The American zeal to counteract Chinese influence in the Middle East is paralleled by India’s International North-South Transport Corridor agreements with Russia, Iran, and Azerbaijan, on a trade route traversing the Persian Gulf and the neighbourhood of the Caspian Sea. While the United States balances China and other powers, Indian trade has sought to juggle America and China, keeping an eye out for the maritime passage between Israel and Greece.

India’s so-called rising stature on the global platform needs to be viewed against the prism of a potentially perplexing geopolitical geometry not only in the eyes of India but also America, Europe, Russia, and China.

This sobering reality is further sobered as one encounters the geopolitical realism of India’s railway history. A key motivation behind Britain building railroads in colonial India was to secure British possessions from Canada to Hong Kong, both via the Red Sea and the Persian Gulf – not to mention the counteraction of Russia’s military and political influence in Central Asia.

Intermeshing the economies of Europe and British India was virtually the ruse to intermesh the military clout of Britain and its South Asian colonies against the Russian Empire. Whether or not the Indian state is conscious of it, the IMEEC’s history recalls colonial India’s first railway planner, R MacDonald Stephenson and, his imperial partner, the Bengali industrialist and founder of the Great Western of Bengal Railway Company, Dwarkanath Tagore.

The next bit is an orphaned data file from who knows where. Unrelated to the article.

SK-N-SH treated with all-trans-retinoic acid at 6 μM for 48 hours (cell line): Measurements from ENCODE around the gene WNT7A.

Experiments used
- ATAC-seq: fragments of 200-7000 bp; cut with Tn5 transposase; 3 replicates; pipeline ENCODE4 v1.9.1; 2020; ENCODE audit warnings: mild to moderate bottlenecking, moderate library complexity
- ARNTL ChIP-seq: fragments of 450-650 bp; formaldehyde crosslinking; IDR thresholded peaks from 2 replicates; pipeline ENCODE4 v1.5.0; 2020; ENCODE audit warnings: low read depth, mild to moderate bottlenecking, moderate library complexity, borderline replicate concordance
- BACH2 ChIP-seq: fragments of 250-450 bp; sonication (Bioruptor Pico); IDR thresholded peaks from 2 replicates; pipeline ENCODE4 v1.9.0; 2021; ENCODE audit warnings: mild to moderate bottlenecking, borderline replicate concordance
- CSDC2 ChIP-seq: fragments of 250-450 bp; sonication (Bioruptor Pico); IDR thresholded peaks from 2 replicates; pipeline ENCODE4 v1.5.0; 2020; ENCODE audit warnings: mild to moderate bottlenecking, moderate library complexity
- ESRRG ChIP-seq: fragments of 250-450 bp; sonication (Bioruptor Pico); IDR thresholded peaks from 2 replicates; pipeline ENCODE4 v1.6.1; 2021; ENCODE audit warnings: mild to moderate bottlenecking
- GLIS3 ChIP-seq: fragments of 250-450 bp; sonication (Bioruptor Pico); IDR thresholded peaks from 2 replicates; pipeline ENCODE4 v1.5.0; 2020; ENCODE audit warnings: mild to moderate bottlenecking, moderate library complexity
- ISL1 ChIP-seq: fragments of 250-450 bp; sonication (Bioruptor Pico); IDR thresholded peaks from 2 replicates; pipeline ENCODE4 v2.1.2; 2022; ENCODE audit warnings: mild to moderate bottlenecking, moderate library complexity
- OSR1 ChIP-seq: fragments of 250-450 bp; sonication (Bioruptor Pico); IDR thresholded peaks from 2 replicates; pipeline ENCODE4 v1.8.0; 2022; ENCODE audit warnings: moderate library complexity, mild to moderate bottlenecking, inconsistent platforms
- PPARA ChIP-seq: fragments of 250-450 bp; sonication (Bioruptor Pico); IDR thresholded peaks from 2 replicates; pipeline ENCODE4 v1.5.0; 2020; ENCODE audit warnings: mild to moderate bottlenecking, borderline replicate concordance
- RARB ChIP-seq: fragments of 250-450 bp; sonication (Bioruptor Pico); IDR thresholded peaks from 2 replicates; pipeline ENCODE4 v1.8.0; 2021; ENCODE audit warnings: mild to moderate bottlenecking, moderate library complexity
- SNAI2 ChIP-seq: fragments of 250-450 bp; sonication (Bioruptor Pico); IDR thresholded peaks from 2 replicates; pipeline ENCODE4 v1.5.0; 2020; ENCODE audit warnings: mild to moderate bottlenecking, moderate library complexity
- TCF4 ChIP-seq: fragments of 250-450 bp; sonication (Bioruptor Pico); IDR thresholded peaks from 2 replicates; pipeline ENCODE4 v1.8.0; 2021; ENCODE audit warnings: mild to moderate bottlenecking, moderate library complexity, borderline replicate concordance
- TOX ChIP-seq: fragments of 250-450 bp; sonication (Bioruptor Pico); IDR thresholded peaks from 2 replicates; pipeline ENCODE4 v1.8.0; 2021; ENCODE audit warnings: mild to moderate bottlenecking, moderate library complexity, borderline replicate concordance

The Long Road Back to Muziris

It is important to recognise, then, that geopolitics is only one of several ways to observe the IMEEC. For South Asian history, the IMEEC may prove to be a throwback to many other kinds of lost legacies, including Indo-Lankan and Indo-South-East-Asian trade routes, across the famous Pearl Fisheries near Adam’s Bridge; and, of course, the lost harbour of Muziris, once an Indian emporium for European civilisations.

Arguably, India and Sri Lanka were once connected with a shallow trade route, across the Palk Strait, which is said to have been damaged by a cyclone, around 1480, according to the records of the Rameswaram Temple; later corroborated by Dutch and British colonial records. The Pamban Bridge (now closed to traffic), constructed by the Madras government and the South Indian Railway in 1914, emphatically recapitulated the civilisational route between India and Ceylon (or Taprobane) leveraged by legendary ancestors.

As for Muziris (Muchiri or Murachipattanam), the port that mysteriously disappeared around the 14th century, the jury is still out whether it was in and around Mangalore (Karnataka) or Pattanam (Kerala).

Raised well, questions of India’s past can certainly have a profound impact on its future, just as the notion of the Silk Route influenced China’s economy and cultural hegemony. It will not be surprising to find South Asian historians on their toes too, sculpting their consciousness of ancient trade routes to a significantly older Indian paradigm.

Questions of India’s perceived economic resurgence aside, the long road back to Muziris is here to stay as a dominant historical alternative to China’s Silk Route.